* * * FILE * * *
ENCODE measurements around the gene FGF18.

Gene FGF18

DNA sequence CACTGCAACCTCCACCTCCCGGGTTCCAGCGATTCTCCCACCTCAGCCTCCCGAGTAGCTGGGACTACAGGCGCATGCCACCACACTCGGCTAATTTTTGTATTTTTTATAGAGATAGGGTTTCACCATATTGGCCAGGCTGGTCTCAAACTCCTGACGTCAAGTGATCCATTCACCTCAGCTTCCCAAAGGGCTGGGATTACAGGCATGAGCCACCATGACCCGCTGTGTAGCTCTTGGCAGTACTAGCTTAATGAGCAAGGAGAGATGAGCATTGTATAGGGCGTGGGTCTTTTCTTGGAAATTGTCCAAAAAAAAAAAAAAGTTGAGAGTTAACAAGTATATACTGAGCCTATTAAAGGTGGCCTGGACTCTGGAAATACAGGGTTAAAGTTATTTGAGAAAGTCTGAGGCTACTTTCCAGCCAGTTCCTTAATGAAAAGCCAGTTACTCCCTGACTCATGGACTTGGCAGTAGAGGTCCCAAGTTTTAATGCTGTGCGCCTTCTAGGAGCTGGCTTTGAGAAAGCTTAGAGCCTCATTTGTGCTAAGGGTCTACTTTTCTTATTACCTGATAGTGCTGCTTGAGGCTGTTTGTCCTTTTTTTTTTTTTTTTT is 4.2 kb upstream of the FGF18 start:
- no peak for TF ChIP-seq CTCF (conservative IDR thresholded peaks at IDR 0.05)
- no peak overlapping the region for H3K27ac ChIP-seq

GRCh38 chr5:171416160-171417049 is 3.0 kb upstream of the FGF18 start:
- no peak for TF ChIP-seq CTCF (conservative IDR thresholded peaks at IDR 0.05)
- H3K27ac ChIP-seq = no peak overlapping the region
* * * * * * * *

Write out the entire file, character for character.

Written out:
ENCODE measurements around the gene FGF18.

Gene FGF18

DNA sequence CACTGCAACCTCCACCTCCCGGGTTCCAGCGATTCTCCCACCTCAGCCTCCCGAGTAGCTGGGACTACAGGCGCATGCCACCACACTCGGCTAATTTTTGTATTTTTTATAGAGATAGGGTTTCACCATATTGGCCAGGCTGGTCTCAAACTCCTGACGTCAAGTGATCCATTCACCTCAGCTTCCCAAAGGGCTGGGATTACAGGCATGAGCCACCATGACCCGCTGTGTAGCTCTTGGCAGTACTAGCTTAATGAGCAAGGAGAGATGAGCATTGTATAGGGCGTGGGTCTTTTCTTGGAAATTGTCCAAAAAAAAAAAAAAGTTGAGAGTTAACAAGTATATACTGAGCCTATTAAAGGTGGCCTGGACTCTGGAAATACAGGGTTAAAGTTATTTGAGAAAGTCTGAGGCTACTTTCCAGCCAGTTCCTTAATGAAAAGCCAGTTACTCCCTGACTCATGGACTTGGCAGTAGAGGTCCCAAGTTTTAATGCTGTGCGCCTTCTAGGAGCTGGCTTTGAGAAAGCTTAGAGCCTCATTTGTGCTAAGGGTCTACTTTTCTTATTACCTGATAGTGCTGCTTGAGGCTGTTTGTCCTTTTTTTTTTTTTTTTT is 4.2 kb upstream of the FGF18 start:
- no peak for TF ChIP-seq CTCF (conservative IDR thresholded peaks at IDR 0.05)
- no peak overlapping the region for H3K27ac ChIP-seq

GRCh38 chr5:171416160-171417049 is 3.0 kb upstream of the FGF18 start:
- no peak for TF ChIP-seq CTCF (conservative IDR thresholded peaks at IDR 0.05)
- H3K27ac ChIP-seq = no peak overlapping the region